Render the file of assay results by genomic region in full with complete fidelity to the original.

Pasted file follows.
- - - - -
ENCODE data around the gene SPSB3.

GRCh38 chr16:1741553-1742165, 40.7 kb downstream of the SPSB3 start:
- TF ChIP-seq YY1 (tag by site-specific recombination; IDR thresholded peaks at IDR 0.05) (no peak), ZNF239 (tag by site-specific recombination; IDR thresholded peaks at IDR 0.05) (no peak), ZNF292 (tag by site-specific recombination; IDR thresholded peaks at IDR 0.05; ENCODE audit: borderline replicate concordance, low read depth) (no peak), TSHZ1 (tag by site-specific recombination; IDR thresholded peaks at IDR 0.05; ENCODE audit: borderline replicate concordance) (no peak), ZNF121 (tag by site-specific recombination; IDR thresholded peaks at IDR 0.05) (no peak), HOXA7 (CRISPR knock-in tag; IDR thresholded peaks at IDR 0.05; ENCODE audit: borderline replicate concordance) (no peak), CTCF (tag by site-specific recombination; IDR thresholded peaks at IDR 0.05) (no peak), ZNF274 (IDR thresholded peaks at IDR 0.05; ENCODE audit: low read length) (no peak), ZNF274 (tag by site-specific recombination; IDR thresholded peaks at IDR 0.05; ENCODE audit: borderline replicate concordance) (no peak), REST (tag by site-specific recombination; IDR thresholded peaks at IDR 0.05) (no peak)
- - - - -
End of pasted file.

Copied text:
ENCODE data around the gene SPSB3.

GRCh38 chr16:1741553-1742165, 40.7 kb downstream of the SPSB3 start:
- TF ChIP-seq YY1 (tag by site-specific recombination; IDR thresholded peaks at IDR 0.05) (no peak), ZNF239 (tag by site-specific recombination; IDR thresholded peaks at IDR 0.05) (no peak), ZNF292 (tag by site-specific recombination; IDR thresholded peaks at IDR 0.05; ENCODE audit: borderline replicate concordance, low read depth) (no peak), TSHZ1 (tag by site-specific recombination; IDR thresholded peaks at IDR 0.05; ENCODE audit: borderline replicate concordance) (no peak), ZNF121 (tag by site-specific recombination; IDR thresholded peaks at IDR 0.05) (no peak), HOXA7 (CRISPR knock-in tag; IDR thresholded peaks at IDR 0.05; ENCODE audit: borderline replicate concordance) (no peak), CTCF (tag by site-specific recombination; IDR thresholded peaks at IDR 0.05) (no peak), ZNF274 (IDR thresholded peaks at IDR 0.05; ENCODE audit: low read length) (no peak), ZNF274 (tag by site-specific recombination; IDR thresholded peaks at IDR 0.05; ENCODE audit: borderline replicate concordance) (no peak), REST (tag by site-specific recombination; IDR thresholded peaks at IDR 0.05) (no peak)